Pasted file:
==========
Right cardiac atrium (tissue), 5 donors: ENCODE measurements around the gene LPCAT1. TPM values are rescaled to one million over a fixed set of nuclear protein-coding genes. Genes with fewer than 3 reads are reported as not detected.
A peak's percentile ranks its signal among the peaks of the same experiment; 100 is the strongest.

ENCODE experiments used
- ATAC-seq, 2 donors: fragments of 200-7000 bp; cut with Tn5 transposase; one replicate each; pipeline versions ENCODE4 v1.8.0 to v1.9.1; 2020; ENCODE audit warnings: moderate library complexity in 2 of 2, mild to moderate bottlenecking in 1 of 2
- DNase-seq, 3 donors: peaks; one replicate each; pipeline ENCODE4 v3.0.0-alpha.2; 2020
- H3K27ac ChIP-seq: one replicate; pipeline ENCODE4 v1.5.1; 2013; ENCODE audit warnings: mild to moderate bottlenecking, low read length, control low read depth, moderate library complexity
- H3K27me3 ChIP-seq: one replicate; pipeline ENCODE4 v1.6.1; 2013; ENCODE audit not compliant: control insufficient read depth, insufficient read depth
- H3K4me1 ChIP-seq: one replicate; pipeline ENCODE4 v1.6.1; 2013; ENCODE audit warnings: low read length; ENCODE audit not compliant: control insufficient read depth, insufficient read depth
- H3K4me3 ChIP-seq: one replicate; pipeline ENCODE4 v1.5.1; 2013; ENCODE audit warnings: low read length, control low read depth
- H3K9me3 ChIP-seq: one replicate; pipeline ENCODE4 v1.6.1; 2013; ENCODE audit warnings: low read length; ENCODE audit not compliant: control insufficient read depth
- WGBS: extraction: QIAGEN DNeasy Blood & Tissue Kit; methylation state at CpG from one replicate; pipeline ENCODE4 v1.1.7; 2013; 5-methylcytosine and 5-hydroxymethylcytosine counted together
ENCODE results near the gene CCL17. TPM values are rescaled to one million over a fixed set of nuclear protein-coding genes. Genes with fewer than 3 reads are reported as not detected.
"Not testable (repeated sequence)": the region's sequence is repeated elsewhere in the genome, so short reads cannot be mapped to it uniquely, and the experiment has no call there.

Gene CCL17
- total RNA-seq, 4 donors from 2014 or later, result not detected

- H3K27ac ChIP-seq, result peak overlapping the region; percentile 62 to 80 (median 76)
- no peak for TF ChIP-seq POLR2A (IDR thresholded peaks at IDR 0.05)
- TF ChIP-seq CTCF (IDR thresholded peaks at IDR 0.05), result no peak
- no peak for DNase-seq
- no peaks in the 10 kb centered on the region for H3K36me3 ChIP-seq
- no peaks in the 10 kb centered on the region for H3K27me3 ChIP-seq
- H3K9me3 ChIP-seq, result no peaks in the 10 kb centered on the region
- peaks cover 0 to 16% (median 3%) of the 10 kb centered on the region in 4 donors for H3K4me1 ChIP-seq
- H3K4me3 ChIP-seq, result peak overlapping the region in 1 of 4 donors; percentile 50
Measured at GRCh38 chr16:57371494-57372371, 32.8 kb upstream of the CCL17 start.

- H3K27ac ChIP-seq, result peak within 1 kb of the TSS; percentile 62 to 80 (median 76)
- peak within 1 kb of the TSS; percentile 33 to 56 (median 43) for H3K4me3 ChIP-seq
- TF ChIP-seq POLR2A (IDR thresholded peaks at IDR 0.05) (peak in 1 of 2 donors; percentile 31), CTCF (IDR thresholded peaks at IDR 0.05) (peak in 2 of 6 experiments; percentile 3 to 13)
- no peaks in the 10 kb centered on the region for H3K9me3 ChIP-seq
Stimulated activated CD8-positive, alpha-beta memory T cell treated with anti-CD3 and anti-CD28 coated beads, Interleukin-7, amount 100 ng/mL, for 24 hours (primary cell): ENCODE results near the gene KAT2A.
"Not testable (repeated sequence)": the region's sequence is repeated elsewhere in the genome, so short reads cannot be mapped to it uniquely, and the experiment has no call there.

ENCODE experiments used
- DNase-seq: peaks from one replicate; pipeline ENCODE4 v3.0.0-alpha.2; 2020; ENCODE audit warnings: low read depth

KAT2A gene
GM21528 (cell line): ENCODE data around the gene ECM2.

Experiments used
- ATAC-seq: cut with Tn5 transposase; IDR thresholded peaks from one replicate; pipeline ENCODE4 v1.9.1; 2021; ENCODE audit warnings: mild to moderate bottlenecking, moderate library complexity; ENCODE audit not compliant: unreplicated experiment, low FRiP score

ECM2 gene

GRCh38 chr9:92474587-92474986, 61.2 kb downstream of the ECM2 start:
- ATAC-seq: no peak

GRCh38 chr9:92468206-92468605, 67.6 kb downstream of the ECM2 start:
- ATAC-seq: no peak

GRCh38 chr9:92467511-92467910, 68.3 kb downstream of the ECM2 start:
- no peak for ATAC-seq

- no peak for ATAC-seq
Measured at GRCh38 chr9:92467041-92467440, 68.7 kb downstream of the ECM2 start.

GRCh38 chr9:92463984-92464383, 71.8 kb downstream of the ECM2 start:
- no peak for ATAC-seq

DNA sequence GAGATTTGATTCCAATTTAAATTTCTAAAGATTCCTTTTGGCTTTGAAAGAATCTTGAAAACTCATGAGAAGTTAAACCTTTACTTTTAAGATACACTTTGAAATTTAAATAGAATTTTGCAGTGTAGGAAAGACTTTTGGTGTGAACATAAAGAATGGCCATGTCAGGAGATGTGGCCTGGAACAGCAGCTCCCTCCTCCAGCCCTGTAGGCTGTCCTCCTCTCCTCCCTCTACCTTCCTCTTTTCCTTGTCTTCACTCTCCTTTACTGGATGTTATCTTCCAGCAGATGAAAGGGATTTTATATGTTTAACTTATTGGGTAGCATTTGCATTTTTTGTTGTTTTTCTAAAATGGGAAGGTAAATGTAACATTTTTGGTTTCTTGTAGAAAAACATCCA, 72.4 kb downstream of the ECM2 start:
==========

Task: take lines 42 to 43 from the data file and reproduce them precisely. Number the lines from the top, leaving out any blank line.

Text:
- ATAC-seq: no peak

GRCh38 chr9:92467511-92467910, 68.3 kb downstream of the ECM2 start: